Laoag City: Light to Marcos’ History

Laoag is the capital city of Ilocos Norte of Region 1 and has been the northernmost city of the country (487 km from Manila). This city’s ethnic population is overwhelmingly Ilocano and “The Aglipayan Church” as the majority’s religion. Gained the moniker “The Sunshine City” of the Philippines, Laoag City derived its name from the Ilocano word which means “light or bright”.


1. Fort Ilocandia Resort

Fort Ilocandia is the only 5-star deluxe hotel in northern Philippines. The resort sprawls over 77 hectares of land amidst sand dunes and 2 km sandy beach facing the South China Sea. It is the most extensive and expensive hotel, being one of the oldest and premier resort hotel in Norte. It has a casino, golf and country club, even a shopping center and mini zoo inside. Rooms are furnished with usual hotel conveniences while some suites are afforded personal amenities to befit the preference of different customers.

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* Its amenities and services were quite tempting to try but I’m afraid this kind of resort was just built for the elites.*

2. Malacanang of the North (Malacanang ti Amianan)

Considered as one of the important landmarks in Ilocos, Malacanang of the North is a 5-hectare property in Brgy. Suba, Paoay. It gained its importance from being the official residence or rest house of the Marcoses whenever they were in Ilocos. This 2-storey mansion has been the gift of Imelda Marcos to the late president Ferdinand Marcos for his 60th birthday. It has been called as such since it became an office extension of the president. Designed in a Spanish and old Ilocano architecture, the house apparently reflects the luxurious life of the family during their era.

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Presidential Office

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Patapat Bridge in Pagudpud City, Ilocos Norte
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San Juanico Bridge (Connecting Samar, Leyte & Tacloban)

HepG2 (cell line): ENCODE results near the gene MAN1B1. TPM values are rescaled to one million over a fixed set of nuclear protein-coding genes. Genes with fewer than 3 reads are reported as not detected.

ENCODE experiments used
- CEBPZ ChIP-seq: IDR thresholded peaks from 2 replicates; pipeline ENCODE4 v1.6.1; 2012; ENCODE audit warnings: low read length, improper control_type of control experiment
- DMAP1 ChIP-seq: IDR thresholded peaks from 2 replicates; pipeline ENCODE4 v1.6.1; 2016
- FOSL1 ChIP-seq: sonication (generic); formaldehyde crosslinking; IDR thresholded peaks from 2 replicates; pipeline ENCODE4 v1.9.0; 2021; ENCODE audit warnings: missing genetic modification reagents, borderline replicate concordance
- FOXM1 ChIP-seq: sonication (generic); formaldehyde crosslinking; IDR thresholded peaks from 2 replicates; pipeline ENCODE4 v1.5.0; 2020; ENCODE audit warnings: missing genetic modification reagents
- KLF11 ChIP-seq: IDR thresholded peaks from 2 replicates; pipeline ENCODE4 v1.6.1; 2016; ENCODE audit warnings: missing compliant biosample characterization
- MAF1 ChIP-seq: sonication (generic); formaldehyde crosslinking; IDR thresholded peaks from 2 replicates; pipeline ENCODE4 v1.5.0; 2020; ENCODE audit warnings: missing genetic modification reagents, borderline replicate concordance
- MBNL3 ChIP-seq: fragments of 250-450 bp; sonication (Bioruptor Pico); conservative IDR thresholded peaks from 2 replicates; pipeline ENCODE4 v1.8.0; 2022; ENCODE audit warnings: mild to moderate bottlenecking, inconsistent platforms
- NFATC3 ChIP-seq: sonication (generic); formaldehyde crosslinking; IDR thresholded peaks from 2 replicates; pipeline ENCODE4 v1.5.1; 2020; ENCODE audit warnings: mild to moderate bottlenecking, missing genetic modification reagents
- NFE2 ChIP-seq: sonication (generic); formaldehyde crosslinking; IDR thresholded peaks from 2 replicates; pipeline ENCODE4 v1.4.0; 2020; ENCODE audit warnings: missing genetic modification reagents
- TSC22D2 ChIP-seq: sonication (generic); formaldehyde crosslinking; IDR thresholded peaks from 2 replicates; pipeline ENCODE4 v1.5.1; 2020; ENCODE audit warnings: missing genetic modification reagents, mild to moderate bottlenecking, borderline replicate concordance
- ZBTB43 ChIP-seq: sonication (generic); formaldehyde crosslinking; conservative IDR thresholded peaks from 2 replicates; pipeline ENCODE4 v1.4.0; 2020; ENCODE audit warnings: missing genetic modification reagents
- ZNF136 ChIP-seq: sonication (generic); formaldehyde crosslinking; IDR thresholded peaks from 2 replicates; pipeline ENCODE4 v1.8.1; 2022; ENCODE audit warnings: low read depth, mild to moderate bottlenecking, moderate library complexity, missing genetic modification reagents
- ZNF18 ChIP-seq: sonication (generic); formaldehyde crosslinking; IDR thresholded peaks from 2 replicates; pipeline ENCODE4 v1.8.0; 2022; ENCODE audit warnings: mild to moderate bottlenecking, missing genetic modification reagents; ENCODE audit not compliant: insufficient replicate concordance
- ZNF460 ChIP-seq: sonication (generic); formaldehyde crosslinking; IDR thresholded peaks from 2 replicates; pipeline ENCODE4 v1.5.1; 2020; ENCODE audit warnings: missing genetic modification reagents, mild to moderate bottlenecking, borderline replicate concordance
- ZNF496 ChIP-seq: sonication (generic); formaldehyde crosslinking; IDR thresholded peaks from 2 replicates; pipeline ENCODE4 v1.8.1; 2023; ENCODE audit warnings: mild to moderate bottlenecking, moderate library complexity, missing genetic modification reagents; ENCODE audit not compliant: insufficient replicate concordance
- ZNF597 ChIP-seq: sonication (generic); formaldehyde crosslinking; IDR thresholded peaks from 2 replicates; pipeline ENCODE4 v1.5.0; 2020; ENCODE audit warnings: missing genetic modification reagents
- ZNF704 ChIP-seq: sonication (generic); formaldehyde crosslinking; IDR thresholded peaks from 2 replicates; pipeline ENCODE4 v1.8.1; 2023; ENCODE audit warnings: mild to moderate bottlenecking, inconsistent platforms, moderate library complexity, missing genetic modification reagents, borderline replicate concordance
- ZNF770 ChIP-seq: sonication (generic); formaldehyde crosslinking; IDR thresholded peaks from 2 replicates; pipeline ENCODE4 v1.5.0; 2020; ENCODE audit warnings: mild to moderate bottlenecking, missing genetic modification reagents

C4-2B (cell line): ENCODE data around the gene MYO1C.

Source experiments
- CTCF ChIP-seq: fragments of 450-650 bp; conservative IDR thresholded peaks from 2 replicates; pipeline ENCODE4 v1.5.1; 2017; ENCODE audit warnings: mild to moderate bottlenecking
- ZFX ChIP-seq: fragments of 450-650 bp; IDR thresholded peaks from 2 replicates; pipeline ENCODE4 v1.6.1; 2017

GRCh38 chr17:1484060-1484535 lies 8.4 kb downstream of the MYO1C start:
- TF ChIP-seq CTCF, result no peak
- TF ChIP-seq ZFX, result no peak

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Master’s Bedroom

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Back of the house, facing Paoay Lake

This house, however, was taken away from the family when the Marcos regime ended. It was under the care of the government but later been given to the provincial government of Ilocos . The latter converted this to a museum and has been opened to the public in 2011.

3. Paoay Lake

Paoay Lake, known also as “Lago de Nanguyudan” or “Dacquel a Danum” by the locals, is a horseshoe-shaped lake in the municipality of Paoay. This lake was once feared for the stories connected with its existence. The infamous story was very known to the locals. It started when San Juan de Sagun, a barangay many years ago had been very greedy which caused God to be angry. Due to their materialism, an earthquake shook and sank the town’s entirety, giving birth to the lake. At present, kids are often still swayed away by folks from swimming on the deeper part of the lake – believed to be the home of the late residents of the country’s own Sodom & Gomorrah.

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4. Marcos Mausoleum

Marcos Museum & Mausoleum integrated both memorabilia storage and current resting place of the late president F. Marcos. The large mausoleum contains the glass-encased coffin in which his embalmed body has been on public display shortly after his remains were brought home from Hawaii in 1993. His remains were finally taken back to the country after 4 years after he died because the late Corazon Aquino denied Marcos’ return to the Philippines. His body will still be kept in a refrigerated, glass-topped coffin inside an air-conditioned crypt until the government will yield the widowed Imelda’s demand to bury his husband in the Nat’l Heroes Cemetery in Manila.

*Taking pictures are strictly prohibited in this site.*

5. Paoay Church

Also called as Iglesia de San Agustin de Paoay, Paoay Church is the Roman Catholic church of the municipality of Paoay. It is famous for its distinct architecture highlighted by the 24 enormous buttresses of about 1.67 m thick at the sides and back of the building. It was completed in 1710, declared as National Cultural Treasure by the government in 1973, and recognized as UNESCO World Heritage Site in 1993.

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6. Sinking Bell Tower

One of the things that will capture the attention upon entering Laoag is the Sinking Bell Tower of St. William’s Cathedral. It was built in 1612 by the Augustinians and believed to be the tallest bell tower in the country measuring 45 m tall.

The tower earned as a “sinking” one due to its sandy foundations and being to heavy that it has been consistently sinking into the ground. It was said that when it was newly built, a person on horseback could enter the tower but as today, an average person can only enter the tower by bending first  to fit in one’s height.

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Sinking Bell Tower at night.

Travelling to Ilocos has been worthwhile and budget-friendly to many. Tourism has been extremely increasing over the past years. So why miss the chance of experiencing what these cities can offer?


Enjoy and have fun!

Other related posts:

Pagudpud: North’s Best Coast

Vigan City: Where Time Stood Still

Sand Dunes: Adventures Not to Miss in Ilocos

Ilocos Trip: 2D1N Sample Itinerary

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